This is because there's a difference in cable pull between Shimano's road and mountain FDs. You can mix-and-match RDs and shifter types to your little heart's content, but FDs work best only with the types of groups they're designed for.
    My two favorite things in life are libraries and bicycles. They both move people forward without wasting anything.
    The perfect day: Riding a bike to the library.—Peter Golkin


    Lucky for me, I work at a library and bike to work.

  5. #5
    Senior Member JeanM's Avatar
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    Didn't work: fancy 'technic' clothing. Ordinary stuff at 20% the price from some chain store works just as well.

    Worked:
    Snowmobile grease.
    Windshield washer liquid, in a spray bottle, to clean the bike before getting it inside to dry.
    Getting the bike inside to dry at home and work.
    WD-40 to get the water out if there was a risk of seizing by freezing.
    Plenty of chain oil. Some more.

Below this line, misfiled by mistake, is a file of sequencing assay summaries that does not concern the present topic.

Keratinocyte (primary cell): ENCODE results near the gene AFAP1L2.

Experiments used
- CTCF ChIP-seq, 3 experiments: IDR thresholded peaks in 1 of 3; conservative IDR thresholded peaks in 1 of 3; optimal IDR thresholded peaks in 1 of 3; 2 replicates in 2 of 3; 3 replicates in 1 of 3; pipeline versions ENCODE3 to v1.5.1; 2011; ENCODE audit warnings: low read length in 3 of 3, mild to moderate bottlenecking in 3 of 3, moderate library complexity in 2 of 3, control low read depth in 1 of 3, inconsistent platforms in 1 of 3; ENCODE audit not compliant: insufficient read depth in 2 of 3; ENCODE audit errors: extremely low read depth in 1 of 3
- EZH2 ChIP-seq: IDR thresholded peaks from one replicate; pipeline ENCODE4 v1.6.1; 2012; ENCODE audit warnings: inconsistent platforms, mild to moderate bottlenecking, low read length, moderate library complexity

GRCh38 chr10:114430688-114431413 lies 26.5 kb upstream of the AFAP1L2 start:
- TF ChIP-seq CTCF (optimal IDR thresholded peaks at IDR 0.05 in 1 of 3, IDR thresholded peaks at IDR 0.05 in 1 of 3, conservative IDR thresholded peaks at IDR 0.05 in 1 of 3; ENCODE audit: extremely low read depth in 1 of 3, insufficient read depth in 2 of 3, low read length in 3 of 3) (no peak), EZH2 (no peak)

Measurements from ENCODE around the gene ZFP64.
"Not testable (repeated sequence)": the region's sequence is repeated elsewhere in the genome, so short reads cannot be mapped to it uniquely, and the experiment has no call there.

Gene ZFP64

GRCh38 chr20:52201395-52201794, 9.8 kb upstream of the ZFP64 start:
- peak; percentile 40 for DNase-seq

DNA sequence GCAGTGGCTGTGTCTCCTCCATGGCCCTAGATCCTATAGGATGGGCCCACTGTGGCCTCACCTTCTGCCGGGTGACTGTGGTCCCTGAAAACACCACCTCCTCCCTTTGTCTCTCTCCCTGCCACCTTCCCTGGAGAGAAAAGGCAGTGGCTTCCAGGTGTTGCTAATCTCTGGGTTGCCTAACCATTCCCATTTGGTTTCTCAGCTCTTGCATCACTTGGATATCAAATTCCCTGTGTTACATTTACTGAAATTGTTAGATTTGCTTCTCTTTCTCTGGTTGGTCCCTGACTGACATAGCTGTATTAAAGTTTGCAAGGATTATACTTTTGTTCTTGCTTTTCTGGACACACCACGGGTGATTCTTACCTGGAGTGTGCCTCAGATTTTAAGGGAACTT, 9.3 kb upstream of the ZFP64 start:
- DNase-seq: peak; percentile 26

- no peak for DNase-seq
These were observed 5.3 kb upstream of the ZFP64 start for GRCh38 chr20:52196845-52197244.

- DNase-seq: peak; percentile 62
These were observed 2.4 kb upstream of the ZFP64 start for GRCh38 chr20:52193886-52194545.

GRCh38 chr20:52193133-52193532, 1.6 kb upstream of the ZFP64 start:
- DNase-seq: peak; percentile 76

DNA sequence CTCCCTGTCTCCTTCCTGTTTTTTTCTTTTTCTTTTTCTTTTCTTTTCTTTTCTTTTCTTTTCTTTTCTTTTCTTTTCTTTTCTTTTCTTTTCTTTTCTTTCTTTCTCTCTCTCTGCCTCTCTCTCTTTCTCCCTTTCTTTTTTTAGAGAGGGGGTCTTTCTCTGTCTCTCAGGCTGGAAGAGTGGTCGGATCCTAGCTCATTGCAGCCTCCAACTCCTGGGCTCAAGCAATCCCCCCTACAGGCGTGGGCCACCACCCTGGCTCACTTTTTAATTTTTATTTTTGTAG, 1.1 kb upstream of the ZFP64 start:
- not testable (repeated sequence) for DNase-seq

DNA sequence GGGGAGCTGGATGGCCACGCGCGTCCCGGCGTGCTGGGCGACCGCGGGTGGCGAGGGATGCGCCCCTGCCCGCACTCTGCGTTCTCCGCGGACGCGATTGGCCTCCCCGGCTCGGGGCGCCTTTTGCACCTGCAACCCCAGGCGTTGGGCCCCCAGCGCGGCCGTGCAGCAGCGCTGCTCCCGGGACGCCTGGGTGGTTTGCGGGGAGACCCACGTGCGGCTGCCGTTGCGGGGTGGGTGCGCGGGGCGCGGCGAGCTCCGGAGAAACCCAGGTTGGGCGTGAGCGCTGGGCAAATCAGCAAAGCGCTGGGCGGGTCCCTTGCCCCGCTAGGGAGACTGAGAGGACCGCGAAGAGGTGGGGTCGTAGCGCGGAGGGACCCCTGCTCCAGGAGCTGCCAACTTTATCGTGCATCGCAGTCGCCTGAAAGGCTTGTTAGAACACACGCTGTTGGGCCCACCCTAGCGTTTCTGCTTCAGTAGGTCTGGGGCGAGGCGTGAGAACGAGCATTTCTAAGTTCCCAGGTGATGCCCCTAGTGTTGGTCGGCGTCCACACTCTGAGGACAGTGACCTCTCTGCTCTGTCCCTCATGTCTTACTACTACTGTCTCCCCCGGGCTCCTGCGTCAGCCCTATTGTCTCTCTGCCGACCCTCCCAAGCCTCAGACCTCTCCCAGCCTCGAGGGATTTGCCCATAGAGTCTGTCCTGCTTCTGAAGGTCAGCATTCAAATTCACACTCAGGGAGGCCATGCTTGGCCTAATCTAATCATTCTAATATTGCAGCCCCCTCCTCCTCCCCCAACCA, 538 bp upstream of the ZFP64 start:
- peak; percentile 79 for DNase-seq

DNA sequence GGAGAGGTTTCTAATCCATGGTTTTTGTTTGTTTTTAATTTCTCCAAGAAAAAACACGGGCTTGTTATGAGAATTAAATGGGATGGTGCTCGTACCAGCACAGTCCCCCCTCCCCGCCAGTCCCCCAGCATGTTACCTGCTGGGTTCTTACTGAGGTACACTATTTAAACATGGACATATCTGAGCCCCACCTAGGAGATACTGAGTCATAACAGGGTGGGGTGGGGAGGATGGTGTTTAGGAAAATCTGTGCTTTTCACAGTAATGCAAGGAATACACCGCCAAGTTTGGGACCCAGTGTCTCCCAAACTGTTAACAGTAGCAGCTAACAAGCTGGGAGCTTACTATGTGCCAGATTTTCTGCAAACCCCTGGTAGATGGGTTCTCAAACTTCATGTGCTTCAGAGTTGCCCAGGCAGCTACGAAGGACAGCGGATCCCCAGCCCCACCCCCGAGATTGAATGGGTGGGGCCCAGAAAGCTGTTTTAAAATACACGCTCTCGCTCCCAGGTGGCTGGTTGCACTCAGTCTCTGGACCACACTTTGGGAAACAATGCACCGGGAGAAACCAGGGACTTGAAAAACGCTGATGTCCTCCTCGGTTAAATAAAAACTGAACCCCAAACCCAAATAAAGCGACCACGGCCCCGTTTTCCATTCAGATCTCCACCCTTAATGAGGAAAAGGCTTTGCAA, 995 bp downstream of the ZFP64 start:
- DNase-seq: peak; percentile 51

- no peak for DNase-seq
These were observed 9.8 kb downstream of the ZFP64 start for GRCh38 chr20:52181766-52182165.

Pedaling hard to stay warm.

    Next year:
    Pogies, pogies, pogies.

  6. #6
    Senior Member rumrunn6's Avatar
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    good stuff to remember

    studs
    fenders
    rubber over-boots
    wool sock liners
    wool socks
    chemical toe warmers
    cycling rain jacket
    reflective tape
    snow pants
    MagicShine (&water bottle for battery)
    shower cap for the helmet
    3 hole hunting face mask/balaclava
    racquetball glasses with strap with extra vent holes drilled in
    cycling is like baseball ~ it doesn't take much to make it interesting

  7. #7